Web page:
Criminal Law Procedures in Jordan

Criminal Law Procedure

Generally, persons arrested by the police are brought before a magistrate and charged with a crime within 48 hours after the arrest. However, public prosecutors may order suspects kept in custody indefinitely in connection with a pending investigation. Such detentions may be challenged by the defense, in which case some showing of cause for continuing confinement must be shown by the prosecutor.

Persons charged with a crime are not compelled to say anything to the authorities. They are usually warned before testimony is taken that what they say may be used against them and that they have the right to see a lawyer. Defendants may have a lawyer represent them (although this is rare in the Magistrate’s court). The court will appoint a lawyer for defendants charged with a potential sentence of death or life imprisonment if they cannot afford one.

Defendants have the right to cross-examine witnesses and to present their own witnesses. All cases are heard by judges as there is no jury trial in Jordan. Cases may be appealed by either the defendant or the prosecution.

A defendant’s charges of mistreatment are considered by the court in adjudicating a case or determining a sentence. Confessions have at times been disregarded when a court determined it may have been given under duress. When mistreatment is alleged, a prisoner is examined by a doctor and his report is considered by the court.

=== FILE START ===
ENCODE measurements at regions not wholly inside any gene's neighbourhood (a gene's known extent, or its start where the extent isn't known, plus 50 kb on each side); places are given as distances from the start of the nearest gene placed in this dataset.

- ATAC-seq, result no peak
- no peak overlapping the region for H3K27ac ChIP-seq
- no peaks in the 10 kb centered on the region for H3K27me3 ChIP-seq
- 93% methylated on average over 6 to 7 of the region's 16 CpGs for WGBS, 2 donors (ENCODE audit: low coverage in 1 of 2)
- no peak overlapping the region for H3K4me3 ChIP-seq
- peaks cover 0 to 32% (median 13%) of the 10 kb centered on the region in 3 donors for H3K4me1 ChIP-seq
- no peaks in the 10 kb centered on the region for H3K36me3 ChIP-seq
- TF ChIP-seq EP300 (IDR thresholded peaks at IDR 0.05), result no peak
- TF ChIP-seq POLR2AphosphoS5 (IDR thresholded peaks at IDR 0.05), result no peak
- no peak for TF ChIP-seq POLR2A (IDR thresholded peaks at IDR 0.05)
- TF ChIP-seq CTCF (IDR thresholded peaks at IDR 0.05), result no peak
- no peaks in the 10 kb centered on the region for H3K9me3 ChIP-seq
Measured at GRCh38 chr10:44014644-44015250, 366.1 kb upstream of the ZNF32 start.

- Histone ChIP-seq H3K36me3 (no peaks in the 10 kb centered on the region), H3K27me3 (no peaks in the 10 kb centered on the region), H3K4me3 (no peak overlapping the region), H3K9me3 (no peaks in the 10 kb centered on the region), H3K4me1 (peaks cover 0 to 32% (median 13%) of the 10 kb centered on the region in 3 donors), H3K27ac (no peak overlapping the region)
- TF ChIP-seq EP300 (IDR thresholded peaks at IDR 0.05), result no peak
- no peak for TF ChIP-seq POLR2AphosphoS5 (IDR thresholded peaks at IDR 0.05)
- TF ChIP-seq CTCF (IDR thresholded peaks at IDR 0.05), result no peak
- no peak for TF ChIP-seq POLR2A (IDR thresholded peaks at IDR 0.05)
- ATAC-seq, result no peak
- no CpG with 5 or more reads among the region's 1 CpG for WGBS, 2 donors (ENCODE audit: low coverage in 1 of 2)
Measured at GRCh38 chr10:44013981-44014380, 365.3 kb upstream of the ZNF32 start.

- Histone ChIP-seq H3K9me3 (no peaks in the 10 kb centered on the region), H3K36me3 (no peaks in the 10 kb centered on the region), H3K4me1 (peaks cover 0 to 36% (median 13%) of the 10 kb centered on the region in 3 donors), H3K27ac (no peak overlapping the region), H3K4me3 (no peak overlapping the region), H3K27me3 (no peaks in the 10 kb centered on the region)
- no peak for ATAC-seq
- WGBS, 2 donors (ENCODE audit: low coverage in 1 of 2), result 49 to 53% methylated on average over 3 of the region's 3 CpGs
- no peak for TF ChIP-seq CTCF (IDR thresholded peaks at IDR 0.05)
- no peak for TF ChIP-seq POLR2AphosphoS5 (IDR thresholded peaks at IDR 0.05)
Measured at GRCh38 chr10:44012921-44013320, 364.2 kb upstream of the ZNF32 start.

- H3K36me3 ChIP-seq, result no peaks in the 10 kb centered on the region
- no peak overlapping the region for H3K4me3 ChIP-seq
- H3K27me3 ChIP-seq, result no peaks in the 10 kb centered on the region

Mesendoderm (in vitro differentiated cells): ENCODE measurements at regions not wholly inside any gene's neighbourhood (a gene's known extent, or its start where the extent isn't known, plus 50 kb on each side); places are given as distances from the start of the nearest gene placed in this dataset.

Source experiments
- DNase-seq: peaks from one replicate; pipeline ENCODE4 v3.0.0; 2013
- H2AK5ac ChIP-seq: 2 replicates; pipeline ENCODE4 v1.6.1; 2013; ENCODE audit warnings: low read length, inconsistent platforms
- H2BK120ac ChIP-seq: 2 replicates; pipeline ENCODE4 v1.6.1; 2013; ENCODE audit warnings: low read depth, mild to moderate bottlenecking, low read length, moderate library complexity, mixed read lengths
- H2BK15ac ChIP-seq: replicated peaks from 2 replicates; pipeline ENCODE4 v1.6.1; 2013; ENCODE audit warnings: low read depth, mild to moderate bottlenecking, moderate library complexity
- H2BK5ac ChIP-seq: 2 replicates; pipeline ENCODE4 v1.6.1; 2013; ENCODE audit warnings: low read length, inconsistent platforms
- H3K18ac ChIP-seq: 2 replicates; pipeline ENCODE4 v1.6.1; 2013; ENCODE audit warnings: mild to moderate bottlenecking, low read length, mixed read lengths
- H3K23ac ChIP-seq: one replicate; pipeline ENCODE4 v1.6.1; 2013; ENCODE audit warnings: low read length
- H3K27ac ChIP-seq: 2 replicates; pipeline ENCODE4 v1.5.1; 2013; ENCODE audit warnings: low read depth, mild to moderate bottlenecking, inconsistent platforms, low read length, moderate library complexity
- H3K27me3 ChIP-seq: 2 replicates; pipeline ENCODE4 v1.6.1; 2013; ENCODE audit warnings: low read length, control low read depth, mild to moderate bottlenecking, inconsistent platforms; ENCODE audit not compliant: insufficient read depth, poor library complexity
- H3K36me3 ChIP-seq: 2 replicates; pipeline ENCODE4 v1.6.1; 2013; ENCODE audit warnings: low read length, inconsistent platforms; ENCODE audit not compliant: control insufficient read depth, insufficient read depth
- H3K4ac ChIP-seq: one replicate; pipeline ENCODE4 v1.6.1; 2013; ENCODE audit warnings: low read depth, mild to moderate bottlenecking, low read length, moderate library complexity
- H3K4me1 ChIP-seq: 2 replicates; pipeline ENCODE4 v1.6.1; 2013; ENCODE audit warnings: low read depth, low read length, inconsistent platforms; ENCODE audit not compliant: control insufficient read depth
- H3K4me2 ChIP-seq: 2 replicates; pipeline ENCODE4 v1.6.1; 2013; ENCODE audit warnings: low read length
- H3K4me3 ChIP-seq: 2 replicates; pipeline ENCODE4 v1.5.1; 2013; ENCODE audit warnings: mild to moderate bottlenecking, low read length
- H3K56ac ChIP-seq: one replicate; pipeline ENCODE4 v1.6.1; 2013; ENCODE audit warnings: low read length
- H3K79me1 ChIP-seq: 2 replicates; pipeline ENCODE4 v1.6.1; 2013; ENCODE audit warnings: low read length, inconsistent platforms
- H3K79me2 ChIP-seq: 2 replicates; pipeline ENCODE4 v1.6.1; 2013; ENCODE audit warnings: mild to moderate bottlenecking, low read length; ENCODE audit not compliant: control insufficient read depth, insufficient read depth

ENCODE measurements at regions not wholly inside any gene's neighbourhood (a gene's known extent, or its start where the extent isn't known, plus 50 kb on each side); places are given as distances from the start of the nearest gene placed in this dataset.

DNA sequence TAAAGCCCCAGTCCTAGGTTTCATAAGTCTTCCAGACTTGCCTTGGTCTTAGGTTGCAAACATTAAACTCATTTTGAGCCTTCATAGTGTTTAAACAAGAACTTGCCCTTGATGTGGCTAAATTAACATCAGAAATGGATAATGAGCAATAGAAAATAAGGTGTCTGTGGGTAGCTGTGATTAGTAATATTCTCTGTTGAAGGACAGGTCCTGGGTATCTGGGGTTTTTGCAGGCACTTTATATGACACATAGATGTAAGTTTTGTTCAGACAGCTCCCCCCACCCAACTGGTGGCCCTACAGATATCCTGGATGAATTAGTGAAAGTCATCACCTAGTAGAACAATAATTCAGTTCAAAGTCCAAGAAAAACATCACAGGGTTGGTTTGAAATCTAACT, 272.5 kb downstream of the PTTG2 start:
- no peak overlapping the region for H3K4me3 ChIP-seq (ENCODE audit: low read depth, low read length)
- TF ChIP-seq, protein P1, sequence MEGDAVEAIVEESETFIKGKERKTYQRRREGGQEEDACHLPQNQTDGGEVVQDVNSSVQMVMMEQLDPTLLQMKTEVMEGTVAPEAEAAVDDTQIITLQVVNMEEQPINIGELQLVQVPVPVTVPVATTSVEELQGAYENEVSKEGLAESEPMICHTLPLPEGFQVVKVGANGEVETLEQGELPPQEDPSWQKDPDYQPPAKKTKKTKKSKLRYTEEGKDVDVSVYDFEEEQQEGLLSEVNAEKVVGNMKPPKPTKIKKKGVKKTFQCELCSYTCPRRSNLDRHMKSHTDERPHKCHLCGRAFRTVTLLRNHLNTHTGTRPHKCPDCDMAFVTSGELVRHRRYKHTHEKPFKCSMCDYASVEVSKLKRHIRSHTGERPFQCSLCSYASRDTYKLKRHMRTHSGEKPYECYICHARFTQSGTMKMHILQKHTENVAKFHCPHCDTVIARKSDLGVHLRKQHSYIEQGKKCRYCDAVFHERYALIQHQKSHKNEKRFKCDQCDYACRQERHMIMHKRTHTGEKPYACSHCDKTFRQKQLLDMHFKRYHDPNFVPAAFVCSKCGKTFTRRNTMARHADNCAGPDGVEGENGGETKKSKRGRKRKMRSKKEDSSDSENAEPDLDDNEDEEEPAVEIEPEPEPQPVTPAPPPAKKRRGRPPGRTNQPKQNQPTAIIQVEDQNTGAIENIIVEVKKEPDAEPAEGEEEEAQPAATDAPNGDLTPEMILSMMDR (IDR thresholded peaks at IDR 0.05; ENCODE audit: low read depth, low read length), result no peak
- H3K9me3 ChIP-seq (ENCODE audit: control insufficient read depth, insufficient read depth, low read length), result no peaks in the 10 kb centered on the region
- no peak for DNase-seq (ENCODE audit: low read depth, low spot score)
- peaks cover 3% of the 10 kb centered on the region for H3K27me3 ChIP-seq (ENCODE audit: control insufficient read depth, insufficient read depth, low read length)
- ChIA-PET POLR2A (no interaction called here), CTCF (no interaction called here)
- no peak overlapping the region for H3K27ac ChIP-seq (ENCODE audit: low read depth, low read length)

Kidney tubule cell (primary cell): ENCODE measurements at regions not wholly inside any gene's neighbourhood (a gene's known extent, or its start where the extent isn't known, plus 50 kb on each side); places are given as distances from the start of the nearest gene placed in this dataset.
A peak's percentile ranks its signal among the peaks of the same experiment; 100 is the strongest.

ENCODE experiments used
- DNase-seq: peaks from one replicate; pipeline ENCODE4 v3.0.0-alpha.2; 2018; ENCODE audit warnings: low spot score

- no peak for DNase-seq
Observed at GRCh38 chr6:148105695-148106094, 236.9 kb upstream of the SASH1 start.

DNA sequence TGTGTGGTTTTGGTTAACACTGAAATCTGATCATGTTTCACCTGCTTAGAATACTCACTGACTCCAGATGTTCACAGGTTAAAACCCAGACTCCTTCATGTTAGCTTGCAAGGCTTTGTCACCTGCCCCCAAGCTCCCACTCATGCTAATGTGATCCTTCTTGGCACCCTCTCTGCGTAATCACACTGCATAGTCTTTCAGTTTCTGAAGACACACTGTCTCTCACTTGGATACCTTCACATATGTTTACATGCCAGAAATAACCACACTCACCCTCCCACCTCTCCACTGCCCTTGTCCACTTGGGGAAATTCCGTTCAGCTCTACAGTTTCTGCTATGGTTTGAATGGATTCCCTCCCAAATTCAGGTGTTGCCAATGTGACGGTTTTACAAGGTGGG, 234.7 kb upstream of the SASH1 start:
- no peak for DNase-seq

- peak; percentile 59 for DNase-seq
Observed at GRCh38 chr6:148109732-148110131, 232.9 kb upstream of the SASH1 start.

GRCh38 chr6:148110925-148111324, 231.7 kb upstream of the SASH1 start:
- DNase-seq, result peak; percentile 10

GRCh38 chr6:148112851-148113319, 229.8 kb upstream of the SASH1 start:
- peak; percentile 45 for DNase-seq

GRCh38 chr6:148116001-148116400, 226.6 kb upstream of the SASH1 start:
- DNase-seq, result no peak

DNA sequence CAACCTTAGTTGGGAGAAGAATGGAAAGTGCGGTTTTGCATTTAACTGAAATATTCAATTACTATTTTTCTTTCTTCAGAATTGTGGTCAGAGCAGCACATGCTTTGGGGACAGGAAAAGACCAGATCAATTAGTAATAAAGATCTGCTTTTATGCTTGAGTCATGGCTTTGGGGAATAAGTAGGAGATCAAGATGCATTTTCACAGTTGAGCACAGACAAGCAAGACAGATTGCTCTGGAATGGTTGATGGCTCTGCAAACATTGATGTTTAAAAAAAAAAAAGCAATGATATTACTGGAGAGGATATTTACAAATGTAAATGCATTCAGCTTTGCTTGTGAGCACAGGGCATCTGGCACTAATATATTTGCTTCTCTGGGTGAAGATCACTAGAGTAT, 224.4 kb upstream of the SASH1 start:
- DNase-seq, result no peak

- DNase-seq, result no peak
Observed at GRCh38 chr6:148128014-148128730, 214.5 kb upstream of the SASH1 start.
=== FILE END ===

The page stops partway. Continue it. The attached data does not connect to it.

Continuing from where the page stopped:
The case against a person is always presented by one of the public prosecutors, except at the magistrate’s court where a police officer generally presents the evidence against the accused. The Attorney General, who supervises all public prosecutors, handles the government’s case at the Court of Appeals. The Chief Attorney General who is the government’s top legal advocate, represents the government in the Court of Cassation.

Jordanian criminal law is based on the Ottoman Law of 1858, which in turn is based upon the French Penal Code of 1810. In 1960 Jordan issued Criminal Law no. 16. This law was strongly influenced by the Lebanese Criminal Law of 1943, which borrowed provisions from the French Penal Code regarding penalties for crimes committed against women (art 562).

After amendments were passed to article 98 of the penal code in 2017, perpetrators of honor crimes can no longer receive lenient sentences. However, a loophole still exists in article 340 that allows lenient sentences for the murder of a spouse found red-handedly committing adultery.

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